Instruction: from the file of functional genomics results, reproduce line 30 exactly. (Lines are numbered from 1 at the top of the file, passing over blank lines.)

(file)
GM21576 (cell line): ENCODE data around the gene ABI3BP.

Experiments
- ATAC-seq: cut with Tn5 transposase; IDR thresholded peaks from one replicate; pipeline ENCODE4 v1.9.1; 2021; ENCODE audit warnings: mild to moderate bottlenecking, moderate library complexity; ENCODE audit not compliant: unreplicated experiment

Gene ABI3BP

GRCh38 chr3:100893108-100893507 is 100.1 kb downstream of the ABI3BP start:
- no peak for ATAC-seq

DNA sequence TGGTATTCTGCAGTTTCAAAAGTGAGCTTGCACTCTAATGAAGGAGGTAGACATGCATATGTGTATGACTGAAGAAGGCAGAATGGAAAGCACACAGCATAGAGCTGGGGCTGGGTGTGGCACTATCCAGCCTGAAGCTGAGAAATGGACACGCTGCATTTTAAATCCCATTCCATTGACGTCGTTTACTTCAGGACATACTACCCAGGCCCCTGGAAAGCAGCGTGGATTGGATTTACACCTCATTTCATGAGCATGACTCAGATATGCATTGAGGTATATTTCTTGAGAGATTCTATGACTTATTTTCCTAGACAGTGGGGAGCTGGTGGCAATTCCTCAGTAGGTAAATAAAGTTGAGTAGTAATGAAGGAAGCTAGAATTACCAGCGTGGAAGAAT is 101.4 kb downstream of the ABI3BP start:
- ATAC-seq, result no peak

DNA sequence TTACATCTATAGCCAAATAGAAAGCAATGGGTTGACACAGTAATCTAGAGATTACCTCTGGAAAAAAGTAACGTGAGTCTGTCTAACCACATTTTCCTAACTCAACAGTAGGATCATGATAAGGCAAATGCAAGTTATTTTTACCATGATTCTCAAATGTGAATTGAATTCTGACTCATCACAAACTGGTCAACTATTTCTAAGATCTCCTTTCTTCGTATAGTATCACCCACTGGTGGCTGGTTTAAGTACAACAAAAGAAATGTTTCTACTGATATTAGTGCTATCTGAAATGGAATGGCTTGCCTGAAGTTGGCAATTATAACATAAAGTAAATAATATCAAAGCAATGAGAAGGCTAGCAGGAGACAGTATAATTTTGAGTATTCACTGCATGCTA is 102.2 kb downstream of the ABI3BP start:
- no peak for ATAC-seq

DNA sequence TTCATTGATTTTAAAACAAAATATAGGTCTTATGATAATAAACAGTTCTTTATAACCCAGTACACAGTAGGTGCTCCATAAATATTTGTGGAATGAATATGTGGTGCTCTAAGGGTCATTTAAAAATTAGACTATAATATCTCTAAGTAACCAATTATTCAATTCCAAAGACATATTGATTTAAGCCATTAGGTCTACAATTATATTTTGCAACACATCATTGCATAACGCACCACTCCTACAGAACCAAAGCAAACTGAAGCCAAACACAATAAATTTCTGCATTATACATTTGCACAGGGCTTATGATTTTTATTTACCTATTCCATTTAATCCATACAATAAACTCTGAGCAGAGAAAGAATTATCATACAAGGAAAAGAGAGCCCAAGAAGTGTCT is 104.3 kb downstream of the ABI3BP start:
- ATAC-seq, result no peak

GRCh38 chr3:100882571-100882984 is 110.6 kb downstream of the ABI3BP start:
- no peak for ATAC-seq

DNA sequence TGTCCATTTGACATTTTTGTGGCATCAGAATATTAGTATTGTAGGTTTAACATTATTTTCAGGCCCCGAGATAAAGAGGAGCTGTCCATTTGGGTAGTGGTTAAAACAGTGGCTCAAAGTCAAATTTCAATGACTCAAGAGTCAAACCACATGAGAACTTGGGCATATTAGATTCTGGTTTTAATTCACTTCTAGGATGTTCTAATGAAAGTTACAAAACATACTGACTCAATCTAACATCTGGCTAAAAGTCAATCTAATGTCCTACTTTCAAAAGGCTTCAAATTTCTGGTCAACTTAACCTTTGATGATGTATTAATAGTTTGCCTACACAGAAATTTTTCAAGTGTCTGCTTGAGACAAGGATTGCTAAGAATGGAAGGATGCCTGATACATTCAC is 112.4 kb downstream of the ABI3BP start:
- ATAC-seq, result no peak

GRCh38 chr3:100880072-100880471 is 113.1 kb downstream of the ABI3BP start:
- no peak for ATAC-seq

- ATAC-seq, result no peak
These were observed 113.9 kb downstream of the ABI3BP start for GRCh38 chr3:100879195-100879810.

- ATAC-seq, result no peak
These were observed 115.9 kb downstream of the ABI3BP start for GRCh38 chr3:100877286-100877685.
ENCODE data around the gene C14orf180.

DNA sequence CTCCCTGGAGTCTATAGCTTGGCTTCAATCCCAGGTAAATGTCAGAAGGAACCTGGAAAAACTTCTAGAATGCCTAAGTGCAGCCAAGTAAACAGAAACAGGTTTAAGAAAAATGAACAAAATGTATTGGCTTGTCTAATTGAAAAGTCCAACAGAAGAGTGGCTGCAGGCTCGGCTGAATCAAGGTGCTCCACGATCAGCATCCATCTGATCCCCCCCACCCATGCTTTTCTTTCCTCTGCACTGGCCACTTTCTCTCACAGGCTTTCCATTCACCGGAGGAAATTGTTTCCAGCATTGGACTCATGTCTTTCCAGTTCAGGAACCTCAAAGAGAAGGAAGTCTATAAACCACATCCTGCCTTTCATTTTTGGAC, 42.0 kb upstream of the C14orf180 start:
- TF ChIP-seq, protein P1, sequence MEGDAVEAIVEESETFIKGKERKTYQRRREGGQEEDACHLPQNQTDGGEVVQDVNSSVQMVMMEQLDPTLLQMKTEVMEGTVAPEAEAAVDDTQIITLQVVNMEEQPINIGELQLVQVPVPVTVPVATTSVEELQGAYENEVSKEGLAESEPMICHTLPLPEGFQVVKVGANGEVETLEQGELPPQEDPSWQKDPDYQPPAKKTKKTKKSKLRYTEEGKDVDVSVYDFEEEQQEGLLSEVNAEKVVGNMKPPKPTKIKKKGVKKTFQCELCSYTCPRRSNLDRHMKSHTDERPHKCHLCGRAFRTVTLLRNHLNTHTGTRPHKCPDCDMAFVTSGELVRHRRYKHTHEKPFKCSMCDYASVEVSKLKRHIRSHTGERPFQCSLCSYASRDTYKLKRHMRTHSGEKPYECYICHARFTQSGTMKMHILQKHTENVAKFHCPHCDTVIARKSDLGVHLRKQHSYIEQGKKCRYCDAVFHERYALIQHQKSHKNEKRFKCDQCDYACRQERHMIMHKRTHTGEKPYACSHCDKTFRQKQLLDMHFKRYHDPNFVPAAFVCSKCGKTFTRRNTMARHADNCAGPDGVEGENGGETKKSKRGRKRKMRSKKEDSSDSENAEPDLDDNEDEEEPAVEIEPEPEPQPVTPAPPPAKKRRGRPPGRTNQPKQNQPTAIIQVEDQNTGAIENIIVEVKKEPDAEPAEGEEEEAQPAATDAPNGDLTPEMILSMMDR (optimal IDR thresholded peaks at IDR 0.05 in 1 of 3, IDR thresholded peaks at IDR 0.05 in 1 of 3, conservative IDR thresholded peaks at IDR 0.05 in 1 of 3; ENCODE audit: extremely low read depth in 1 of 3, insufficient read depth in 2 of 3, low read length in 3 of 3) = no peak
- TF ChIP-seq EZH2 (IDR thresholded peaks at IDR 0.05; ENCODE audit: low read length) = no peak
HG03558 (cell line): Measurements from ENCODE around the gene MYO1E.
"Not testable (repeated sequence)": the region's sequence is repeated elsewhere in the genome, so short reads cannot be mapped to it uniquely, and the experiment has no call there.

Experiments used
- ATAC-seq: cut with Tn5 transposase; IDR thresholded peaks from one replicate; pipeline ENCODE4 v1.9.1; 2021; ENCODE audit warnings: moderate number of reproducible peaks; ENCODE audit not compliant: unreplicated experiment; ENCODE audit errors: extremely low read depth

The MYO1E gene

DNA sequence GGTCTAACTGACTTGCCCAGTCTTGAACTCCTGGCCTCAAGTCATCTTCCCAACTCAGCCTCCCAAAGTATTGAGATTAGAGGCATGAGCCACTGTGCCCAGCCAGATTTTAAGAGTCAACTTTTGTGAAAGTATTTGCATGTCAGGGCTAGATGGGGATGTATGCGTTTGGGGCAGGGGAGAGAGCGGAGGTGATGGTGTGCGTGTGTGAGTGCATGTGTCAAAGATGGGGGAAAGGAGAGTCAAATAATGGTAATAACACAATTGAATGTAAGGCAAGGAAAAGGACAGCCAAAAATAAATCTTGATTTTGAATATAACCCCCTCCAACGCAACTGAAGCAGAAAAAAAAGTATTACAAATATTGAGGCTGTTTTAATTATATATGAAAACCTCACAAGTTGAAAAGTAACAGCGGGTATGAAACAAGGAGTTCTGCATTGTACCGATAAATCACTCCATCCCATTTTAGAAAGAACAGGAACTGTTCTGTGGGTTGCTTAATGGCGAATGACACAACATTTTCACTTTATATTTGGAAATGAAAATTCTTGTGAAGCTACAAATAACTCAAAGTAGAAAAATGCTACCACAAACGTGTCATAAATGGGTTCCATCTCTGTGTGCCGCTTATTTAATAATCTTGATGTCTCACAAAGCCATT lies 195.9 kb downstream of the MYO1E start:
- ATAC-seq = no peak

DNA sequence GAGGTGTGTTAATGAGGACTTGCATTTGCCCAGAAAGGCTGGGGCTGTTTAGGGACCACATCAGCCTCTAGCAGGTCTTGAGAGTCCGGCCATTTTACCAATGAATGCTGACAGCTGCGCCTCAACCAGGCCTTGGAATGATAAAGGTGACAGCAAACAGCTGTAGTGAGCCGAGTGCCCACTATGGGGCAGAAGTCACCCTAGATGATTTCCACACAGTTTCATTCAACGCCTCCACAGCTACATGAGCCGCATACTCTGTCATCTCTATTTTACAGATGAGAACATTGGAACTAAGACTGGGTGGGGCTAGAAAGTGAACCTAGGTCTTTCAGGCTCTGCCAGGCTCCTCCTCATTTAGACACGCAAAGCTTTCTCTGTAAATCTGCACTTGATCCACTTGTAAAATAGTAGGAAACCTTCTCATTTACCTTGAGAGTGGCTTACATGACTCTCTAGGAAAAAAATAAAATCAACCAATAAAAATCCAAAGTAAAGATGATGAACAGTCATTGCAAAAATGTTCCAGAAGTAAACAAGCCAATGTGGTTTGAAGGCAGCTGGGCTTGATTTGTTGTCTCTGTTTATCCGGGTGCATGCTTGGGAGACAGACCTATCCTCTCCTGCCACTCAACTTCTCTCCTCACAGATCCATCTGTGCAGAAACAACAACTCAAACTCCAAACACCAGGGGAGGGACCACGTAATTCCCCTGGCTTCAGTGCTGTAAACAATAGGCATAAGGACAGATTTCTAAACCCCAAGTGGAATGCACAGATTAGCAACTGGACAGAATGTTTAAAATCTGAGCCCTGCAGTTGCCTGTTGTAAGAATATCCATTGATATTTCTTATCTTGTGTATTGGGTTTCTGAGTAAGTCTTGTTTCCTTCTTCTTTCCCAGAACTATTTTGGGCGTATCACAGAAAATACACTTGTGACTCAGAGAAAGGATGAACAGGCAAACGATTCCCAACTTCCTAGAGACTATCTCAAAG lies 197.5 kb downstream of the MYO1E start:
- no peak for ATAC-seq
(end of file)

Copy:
- ATAC-seq: cut with Tn5 transposase; IDR thresholded peaks from one replicate; pipeline ENCODE4 v1.9.1; 2021; ENCODE audit warnings: moderate number of reproducible peaks; ENCODE audit not compliant: unreplicated experiment; ENCODE audit errors: extremely low read depth